Mr. Sallis himself focused on that period, his specialty, in the book. Of the Black people who briefly came to power after the Civil War, he wrote: “They were reasonable in their use of political power and in their actions toward white Mississippians. All they asked was equal rights before the law. On the whole, Mississippi was especially fortunate in having capable Black leaders during these years.”

This was a radical departure from the view that students in the state had been fed for years in textbooks like John K. Bettersworth’s “Your Mississippi,” which suggested that Reconstruction had been a period of unmitigated horror visited upon white people. “Reconstruction was a worse battle than the war ever was,” Mr. Bettersworth wrote, inaccurately.

Mr. Sallis went on to describe, in some detail, the brutal repression of Black people that followed Reconstruction and the so-called Mississippi Plan of 1875, which involved the violent suppression of the Black vote. White people, he said, had “unleashed a reign of terror” to regain and maintain the control they would hold for the next 90 years.

It was a strong stance for mid-1970s Mississippi, and it also represented the endpoint of a personal metamorphosis for Mr. Sallis, as Mr. Eagles’s book makes clear.

Growing up in Mississippi, Mr. Eagles quotes him as saying, Mr. Sallis had been a “benign bigot. In other words, I honestly believed blacks were inferior.” It was only after serving with Black Army officers at Fort Knox in Kentucky, and reading seminal books like Vernon Lane Wharton’s “The Negro in Mississippi: 1865-90,” that Mr. Sallis began to move out of the conventional Mississippi way of thinking — a change reflected in his dissertation, “The Color Line in Mississippi Politics,” at the University of Kentucky, where he received his Ph.D. in 1967.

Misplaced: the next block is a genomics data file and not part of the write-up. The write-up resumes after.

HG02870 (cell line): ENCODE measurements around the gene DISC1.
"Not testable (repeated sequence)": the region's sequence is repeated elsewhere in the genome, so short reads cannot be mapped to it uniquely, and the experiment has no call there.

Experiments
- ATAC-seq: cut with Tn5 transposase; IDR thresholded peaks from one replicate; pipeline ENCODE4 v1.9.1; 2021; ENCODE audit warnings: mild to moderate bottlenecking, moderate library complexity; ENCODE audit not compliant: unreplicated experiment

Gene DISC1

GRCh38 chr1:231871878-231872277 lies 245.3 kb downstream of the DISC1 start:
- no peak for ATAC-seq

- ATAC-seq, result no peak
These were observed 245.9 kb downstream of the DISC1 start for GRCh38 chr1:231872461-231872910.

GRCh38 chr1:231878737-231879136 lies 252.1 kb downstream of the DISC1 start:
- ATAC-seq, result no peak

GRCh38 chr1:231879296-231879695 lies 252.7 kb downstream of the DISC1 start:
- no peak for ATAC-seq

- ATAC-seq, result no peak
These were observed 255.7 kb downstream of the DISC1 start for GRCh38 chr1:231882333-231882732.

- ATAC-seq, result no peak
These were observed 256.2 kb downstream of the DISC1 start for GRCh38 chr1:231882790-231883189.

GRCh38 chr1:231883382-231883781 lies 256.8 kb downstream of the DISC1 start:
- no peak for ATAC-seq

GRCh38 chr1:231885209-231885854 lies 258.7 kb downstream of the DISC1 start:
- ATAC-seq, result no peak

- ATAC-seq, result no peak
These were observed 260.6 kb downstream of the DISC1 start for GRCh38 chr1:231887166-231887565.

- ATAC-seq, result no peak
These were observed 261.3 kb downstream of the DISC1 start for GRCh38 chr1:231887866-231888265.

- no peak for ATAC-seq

By the end of the 1960s, when Mr. Sallis began teaching at Millsaps, he “became active in the small liberal community in Jackson,” Mr. Eagles wrote, urging his downtown church, Galloway United Methodist, to create a child care program. The church rejected Mr. Sallis’s idea. Mr. Eagles noted in his book that many Black people live nearby, in this part of Jackson

William Charles Sallis was born on Aug. 27, 1934, in Tremont, Miss., to William Lazarus Sallis, who worked for the U.S. Department of Agriculture, and Myrtle Cody Sallis. He attended Greenville High School and, after graduating from Mississippi State University with a degree in education in 1956, was commissioned as a second lieutenant in the Army. He also received his masters degree in 1956.

He taught history at Millsaps from 1968 to 2000.

In addition to his son Charles Jr., he is survived by his wife, Harrylyn Graves Sallis; another son, David; a daughter, Victoria; two grandchildren; and three great-grandchildren.

“Mississippi: Conflict & Change” is now out of print, but it “opened the road for other historians to say, ‘OK, we can address these issues,’” Charles Sallis Jr. said. “The reality of that book inspired later books.”